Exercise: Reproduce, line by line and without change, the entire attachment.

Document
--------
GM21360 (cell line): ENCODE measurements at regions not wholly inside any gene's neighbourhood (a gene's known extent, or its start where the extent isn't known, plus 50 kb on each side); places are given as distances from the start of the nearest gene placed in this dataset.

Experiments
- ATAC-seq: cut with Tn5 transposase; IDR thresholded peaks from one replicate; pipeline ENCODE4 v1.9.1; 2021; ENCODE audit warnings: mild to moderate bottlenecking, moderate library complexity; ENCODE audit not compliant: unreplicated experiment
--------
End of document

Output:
GM21360 (cell line): ENCODE measurements at regions not wholly inside any gene's neighbourhood (a gene's known extent, or its start where the extent isn't known, plus 50 kb on each side); places are given as distances from the start of the nearest gene placed in this dataset.

Experiments
- ATAC-seq: cut with Tn5 transposase; IDR thresholded peaks from one replicate; pipeline ENCODE4 v1.9.1; 2021; ENCODE audit warnings: mild to moderate bottlenecking, moderate library complexity; ENCODE audit not compliant: unreplicated experiment